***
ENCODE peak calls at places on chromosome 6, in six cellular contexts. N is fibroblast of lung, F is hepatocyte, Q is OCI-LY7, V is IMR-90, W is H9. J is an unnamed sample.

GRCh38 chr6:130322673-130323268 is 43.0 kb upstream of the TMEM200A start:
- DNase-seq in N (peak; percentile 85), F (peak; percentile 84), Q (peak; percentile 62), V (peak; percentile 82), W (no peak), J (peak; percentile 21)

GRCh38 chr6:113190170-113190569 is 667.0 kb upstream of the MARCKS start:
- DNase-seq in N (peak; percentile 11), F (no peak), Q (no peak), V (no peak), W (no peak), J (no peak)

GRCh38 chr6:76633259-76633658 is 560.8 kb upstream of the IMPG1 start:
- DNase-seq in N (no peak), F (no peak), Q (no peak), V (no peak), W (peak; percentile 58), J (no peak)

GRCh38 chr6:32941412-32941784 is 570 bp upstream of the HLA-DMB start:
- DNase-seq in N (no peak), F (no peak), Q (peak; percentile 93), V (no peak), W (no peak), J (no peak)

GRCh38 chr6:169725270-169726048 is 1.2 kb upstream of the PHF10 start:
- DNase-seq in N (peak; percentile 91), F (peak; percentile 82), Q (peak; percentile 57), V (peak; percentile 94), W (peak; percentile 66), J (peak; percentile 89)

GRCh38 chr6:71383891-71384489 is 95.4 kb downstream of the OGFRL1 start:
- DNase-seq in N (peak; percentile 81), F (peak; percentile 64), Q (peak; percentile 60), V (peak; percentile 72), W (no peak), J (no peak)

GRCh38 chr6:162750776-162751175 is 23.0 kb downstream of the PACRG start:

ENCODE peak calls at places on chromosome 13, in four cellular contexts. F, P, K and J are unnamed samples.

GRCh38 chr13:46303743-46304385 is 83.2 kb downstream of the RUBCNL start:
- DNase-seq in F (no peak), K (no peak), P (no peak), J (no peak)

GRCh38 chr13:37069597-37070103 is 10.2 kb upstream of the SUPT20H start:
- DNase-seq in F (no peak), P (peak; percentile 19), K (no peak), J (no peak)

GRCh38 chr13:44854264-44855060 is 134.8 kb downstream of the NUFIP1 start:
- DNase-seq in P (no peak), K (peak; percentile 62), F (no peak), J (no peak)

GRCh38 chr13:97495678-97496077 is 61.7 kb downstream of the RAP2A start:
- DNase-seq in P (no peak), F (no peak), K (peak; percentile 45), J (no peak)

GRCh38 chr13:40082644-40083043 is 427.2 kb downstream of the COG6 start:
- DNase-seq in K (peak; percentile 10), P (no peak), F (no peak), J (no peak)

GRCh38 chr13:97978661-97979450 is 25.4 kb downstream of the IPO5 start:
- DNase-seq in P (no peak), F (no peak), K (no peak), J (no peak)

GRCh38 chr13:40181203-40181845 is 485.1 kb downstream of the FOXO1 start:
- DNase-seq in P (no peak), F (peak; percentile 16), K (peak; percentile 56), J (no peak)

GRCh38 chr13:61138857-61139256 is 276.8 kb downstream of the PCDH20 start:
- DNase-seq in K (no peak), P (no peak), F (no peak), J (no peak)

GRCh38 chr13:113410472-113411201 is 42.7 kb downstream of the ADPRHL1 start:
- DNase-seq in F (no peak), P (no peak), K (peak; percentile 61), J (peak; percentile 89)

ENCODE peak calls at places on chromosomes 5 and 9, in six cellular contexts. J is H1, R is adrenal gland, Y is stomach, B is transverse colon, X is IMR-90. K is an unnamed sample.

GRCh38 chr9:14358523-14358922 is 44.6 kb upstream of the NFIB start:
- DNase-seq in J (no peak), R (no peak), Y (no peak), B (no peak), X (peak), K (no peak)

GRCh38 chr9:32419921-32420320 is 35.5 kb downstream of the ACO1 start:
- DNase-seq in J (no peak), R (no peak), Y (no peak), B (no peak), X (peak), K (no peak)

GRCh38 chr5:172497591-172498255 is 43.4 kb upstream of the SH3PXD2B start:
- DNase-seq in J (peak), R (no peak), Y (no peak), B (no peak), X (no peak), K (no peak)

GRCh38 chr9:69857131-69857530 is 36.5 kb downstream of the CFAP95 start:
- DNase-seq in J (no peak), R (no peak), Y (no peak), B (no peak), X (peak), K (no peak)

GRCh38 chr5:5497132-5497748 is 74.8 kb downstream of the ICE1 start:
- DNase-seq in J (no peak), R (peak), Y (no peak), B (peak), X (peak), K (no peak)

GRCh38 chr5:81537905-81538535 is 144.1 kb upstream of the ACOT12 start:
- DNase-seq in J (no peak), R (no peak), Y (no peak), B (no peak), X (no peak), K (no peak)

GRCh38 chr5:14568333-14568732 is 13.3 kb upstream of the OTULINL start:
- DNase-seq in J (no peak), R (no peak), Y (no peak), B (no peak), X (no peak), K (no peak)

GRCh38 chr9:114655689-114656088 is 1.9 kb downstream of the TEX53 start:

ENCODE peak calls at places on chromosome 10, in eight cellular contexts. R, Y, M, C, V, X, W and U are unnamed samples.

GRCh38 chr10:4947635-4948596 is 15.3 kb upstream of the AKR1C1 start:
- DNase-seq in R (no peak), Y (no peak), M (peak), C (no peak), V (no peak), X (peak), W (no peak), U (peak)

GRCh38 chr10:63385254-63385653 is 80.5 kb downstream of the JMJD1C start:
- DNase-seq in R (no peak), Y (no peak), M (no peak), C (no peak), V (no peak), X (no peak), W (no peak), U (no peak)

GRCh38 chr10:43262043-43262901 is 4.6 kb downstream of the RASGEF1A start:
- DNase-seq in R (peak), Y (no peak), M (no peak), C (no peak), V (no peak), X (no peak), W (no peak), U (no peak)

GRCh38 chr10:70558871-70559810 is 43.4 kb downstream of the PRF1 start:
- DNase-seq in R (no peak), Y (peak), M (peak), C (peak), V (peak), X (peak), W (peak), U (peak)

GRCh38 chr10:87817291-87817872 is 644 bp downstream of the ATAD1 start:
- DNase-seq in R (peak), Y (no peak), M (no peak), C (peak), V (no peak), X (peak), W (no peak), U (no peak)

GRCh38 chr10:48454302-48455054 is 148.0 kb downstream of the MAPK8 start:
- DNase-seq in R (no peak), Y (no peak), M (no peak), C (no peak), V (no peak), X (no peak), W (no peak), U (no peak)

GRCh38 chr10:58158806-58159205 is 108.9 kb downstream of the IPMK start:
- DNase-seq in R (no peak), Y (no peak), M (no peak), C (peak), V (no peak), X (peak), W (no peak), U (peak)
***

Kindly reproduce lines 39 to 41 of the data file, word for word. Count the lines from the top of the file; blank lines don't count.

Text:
GRCh38 chr5:172497591-172498255 is 43.4 kb upstream of the SH3PXD2B start:
- DNase-seq in J (peak), R (no peak), Y (no peak), B (no peak), X (no peak), K (no peak)

GRCh38 chr9:69857131-69857530 is 36.5 kb downstream of the CFAP95 start: